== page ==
Apple Security Warning As iOS 13 Leaves Millions Of iPhones At Risk

Apple CEO Tim Cook Delivers Keynote At Annual Worldwide Developers Conference

Apple’s latest iOS operating system upgrade is now just days away. On September 10, alongside the latest generation of shiny smartphones, comes iOS 13 with its raft of security updates. But it’s not all good news for Apple’s 1 billion+ iPhone users. Because for those still persisting with anything older than an iPhone 6s, the new update will not work. And from a security perspective, that is seriously bad news.

Apple reportedly shipped around 200 million iPhone 6 and 6 Plus units, for example. And all of those phones will be dumped into OS-limbo come the iOS 13 release. The phones will still work, but security updates will not come through. Essentially, you’re on your own.

There is clearly good reason for such obsolescence. Performance improvements drive the requirement for better hardware. There is only so much of an envelope hardware-wise that can be covered by a single OS instance. And for those older devices, Apple has decided that after five-plus years, enough is enough.

iOS13 is only compatible with the following devices:

  • iPhone XS
  • iPhone XS Max
  • iPhone XR
  • iPhone X
  • iPhone 8
  • iPhone 8 Plus
  • iPhone 7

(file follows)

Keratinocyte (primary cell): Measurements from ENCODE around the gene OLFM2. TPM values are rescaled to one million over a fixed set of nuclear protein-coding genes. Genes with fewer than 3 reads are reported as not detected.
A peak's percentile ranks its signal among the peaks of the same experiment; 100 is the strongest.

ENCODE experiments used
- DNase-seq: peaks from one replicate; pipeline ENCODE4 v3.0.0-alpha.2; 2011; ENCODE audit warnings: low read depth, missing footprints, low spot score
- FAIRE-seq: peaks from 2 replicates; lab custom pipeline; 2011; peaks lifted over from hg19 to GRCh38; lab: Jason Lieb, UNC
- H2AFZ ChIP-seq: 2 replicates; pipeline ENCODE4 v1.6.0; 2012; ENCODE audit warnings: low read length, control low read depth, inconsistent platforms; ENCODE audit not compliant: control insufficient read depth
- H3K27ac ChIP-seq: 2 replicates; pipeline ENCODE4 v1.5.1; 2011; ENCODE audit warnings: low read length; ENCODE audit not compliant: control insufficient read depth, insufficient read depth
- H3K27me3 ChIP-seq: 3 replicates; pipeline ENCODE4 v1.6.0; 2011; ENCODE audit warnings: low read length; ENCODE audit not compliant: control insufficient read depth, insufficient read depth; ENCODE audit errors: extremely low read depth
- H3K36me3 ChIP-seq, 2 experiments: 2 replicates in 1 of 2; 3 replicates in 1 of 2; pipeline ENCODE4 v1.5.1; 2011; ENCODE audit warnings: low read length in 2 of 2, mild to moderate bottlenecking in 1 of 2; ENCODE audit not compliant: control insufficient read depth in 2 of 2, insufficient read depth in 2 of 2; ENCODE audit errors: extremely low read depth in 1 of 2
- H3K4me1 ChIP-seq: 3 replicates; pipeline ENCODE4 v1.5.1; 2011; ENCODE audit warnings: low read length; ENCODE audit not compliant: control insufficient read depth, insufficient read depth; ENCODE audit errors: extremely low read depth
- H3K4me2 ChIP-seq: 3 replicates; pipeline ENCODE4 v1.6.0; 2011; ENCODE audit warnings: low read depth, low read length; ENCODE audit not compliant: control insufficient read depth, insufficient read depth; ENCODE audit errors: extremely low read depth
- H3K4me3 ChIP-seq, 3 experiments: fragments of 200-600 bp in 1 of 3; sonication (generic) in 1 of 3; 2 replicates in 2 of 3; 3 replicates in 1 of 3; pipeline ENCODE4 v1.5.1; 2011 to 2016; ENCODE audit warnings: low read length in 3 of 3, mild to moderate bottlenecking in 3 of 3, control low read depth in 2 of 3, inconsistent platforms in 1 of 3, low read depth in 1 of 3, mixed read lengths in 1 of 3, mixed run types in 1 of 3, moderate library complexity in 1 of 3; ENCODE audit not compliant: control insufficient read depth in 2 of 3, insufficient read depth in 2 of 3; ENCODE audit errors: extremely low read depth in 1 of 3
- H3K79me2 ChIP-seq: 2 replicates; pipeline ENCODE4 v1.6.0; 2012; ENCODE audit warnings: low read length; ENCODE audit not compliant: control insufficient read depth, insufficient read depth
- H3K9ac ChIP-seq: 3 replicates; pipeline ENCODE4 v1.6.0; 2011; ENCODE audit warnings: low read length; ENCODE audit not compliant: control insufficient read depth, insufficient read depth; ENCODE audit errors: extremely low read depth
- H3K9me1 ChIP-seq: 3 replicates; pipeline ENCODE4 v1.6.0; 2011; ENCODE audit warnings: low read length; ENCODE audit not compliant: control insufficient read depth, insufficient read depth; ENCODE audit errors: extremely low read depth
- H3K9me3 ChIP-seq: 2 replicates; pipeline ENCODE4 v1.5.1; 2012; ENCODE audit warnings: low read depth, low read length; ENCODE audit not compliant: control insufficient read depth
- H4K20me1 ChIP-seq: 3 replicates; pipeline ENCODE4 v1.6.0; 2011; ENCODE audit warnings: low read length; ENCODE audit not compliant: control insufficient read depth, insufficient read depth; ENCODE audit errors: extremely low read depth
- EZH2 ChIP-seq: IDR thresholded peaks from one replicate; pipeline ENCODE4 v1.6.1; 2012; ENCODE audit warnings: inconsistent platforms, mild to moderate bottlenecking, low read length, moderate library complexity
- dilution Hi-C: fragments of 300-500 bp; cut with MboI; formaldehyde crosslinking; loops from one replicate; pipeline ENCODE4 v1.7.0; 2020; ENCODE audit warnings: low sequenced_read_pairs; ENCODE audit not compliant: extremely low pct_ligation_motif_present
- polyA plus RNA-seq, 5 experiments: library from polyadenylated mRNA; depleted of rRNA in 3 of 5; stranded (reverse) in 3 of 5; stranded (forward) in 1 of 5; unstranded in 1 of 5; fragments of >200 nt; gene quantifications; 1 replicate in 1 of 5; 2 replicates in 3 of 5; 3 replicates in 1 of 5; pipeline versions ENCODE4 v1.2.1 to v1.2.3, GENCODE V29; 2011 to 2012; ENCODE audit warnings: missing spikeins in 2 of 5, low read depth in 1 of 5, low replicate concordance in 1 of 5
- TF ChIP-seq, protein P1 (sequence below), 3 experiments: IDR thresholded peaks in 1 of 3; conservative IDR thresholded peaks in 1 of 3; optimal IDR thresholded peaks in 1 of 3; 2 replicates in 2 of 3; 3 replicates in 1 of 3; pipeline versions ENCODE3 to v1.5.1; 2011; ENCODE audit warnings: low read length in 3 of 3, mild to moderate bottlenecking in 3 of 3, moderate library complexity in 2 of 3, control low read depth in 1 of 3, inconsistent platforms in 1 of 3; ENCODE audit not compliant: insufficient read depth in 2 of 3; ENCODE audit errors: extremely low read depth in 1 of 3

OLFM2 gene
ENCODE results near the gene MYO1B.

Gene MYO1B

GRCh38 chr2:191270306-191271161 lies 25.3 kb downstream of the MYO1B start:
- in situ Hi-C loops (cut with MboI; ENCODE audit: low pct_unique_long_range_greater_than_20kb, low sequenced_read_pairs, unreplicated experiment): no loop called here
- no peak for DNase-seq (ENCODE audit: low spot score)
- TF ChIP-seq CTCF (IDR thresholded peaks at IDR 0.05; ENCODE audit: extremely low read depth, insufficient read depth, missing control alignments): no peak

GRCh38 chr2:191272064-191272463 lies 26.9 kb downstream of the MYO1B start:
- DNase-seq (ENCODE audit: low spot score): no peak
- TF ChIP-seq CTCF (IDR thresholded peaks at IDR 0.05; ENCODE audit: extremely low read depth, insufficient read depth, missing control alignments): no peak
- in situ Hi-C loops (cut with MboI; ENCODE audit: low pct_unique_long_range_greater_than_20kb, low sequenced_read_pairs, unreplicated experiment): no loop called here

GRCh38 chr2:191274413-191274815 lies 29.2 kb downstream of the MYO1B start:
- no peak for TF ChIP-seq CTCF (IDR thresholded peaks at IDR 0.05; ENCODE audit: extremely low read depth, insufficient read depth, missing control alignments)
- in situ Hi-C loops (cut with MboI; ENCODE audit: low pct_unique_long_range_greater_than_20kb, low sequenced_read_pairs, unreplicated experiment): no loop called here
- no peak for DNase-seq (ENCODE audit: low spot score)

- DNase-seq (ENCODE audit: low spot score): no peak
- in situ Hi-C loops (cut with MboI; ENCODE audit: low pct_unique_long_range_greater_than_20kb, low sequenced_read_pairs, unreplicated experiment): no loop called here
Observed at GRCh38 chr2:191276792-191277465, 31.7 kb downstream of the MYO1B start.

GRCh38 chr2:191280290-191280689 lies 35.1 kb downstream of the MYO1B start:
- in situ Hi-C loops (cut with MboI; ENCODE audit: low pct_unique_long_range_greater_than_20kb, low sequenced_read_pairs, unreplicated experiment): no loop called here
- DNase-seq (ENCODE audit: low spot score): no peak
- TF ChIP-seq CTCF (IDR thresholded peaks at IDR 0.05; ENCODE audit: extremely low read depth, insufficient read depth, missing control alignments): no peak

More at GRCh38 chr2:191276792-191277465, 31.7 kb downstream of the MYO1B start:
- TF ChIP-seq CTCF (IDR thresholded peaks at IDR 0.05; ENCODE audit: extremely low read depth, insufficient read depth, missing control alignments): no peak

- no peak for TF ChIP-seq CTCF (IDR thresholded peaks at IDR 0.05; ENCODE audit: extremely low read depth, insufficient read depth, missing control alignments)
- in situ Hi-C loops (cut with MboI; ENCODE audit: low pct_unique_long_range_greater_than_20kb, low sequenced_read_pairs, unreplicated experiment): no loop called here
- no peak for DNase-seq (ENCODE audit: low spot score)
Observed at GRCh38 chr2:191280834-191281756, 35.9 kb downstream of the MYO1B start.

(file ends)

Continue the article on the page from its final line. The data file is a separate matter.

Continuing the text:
• iPhone 7 Plus
  • iPhone 6s
  • iPhone 6s Plus
  • iPhone SE
  • iPod touch (7th generation)
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And so if you’re reading this on anything older, on an iPhone 6/6 Plus, or iPhone 5S or the older iPads and iPad Minis, then it’s time to dust the cobwebs from your wallet and head to an Apple Store. That, of course, being the other good reason for obsolescence—the commercials for the Cupertino giant.

Which means leaving those older devices exposed. The recently confirmed Chinese web hack that hit iOS devices until a patch in February, and the even more recent emergency 12.4.1 patch to close a hacking vulnerability go to show how critical such updates are to keep our phones and all our data safe and sound.

Security improvements coming with the new iOS 13 release include better policing of what apps can do in the background—essentially away from our prying eyes, an irritation for the likes of Facebook with its tracking addiction. There will be tighter controls on location tracking, again intended to put users first, and the much discussed “Sign-in With Apple” alternative to providing other credentials to apps and services, reducing the need to provide email addresses to third-parties.

Beyond iOS 13, of course, comes the new iPhone 11 models, rumoured to have triple-cameras, upgraded processors and FaceID systems, but lacking 5G and, most likely, a USB-C port. And that’s the other controversy with the new iPhone release—we already know the 2020 models are a much more punchy upgrade. And at up to $1000 and beyond per device, this could be all the reason we need to wait.

Which means if you do have one of those older models you have a real dilemma on your hands. Upgrade now to this interim step and maybe miss out next year, or take a risk for 12 months. Tough choices. But, realistically, security should come first.